One of the defining ideas of the 21st century will be the emergence of the nonprofit sector as a dominant force in shaping social agendas — a prediction recently voiced by former President Bill Clinton. While innovation is the expected course of business in the marketplace, nonprofit organizations are more known for delivery of services in the aftermath of market or planning failures. But today a range of new, enterprising nonprofits are committing their resources to modeling the best development practices in their own communities.
This is the case with Little Rock’s self-dubbed Nonprofit Corridor, anchored by its first completed projects, the William Jefferson Clinton Presidential Center and the Heifer International World Headquarters. Both exemplify the role of green building in urban recovery, and have been recognized nationally with awards from the American Institute of Architects’ Committee on the Environment, in addition to other environmental awards for brownfield remediation and waste recycling. Both have been cited for superior design accomplishment, having received AIA Honor Awards (Clinton Library, 2006; Heifer Headquarters, 2008). The Nonprofit Corridor and Brownfield Redevelopment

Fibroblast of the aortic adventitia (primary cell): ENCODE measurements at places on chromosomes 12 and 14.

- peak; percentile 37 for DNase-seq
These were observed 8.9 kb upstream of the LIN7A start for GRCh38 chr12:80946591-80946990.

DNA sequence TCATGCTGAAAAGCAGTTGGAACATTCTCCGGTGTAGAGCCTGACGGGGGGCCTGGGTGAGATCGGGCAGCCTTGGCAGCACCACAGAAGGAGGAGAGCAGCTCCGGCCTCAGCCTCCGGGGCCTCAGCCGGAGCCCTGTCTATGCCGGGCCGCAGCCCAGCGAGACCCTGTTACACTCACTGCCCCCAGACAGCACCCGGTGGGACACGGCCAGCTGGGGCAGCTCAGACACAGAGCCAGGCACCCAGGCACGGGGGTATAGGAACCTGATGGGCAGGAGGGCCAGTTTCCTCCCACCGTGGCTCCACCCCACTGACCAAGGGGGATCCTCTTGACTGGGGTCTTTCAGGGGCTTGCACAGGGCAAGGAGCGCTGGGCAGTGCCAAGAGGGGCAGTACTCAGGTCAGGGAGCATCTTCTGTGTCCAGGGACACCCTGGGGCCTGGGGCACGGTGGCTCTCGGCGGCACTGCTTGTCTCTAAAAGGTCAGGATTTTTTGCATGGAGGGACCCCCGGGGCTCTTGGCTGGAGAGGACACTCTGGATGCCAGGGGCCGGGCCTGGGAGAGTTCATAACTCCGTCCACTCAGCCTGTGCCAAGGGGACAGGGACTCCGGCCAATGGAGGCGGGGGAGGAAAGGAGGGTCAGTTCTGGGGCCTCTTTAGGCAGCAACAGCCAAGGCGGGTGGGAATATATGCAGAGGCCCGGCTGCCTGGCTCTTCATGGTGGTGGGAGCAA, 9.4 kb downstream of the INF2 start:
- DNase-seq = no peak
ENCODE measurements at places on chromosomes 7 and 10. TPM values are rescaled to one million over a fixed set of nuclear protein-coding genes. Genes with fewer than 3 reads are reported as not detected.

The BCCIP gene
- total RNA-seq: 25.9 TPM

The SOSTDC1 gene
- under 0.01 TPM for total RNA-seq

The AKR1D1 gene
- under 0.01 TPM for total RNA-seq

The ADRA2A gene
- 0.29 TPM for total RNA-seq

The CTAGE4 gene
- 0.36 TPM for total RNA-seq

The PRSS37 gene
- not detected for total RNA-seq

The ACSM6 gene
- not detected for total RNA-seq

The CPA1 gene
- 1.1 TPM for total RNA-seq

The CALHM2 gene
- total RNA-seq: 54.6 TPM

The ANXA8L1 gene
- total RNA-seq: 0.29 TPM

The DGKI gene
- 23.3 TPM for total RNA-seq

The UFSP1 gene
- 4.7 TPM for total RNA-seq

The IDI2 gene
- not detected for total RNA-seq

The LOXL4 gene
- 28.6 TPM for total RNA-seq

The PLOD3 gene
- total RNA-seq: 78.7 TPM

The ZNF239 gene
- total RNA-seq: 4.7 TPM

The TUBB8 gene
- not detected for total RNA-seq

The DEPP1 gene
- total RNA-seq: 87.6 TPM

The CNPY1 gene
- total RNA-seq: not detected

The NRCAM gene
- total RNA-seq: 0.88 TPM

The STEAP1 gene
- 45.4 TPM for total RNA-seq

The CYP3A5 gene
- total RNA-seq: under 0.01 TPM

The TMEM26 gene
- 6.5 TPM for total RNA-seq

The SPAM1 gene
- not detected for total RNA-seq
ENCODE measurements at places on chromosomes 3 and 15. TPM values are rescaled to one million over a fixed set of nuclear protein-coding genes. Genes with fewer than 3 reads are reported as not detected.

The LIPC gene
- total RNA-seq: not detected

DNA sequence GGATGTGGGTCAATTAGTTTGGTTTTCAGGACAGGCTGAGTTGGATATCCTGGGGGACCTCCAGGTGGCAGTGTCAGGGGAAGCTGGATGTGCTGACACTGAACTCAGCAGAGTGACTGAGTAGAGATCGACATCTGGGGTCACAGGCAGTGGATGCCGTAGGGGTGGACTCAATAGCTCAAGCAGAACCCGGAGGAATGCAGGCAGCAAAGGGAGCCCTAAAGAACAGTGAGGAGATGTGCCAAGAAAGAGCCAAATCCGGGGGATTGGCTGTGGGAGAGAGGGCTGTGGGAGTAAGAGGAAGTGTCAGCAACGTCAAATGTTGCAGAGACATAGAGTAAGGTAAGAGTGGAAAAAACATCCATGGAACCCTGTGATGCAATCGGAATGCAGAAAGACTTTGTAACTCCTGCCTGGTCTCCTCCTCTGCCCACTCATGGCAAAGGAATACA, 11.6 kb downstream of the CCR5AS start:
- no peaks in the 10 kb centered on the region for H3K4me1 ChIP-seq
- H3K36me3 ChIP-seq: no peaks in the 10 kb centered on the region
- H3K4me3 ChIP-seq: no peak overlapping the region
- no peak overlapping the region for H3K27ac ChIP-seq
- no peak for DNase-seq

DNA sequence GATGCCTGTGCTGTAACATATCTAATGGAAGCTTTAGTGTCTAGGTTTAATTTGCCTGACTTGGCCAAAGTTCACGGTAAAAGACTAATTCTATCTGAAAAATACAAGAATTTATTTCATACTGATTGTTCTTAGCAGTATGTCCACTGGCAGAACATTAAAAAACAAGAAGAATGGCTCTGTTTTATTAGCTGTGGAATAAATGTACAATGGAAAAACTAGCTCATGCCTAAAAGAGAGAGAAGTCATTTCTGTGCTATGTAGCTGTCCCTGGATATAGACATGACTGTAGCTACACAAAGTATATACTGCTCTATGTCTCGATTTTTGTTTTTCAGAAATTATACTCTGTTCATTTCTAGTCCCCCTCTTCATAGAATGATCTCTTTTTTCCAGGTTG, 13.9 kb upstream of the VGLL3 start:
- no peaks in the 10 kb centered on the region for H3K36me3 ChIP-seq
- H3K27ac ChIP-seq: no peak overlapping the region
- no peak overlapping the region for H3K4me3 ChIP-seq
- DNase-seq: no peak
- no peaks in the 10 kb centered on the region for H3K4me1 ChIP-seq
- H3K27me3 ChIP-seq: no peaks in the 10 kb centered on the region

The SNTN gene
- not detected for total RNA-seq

In 1997 an abandoned rail-switching yard and warehouse district on the Arkansas River in downtown Little Rock became the designated site for the Clinton Presidential Center. Since then, more than $1.4 billion has been spend in mixed-use urban redevelopment of the surrounding area.
Indeed, the former President deliberately chose this brownfield site to spark reinvestment in the languishing downtown of the city where he'd lived for 12 years as governor of Arkansas. Completed in 2004, the $165 million center is the only presidential facility committed to downtown recovery, and a related initiative, the new University of Arkansas Clinton School of Public Service, offers the only degree of its kind in the nation.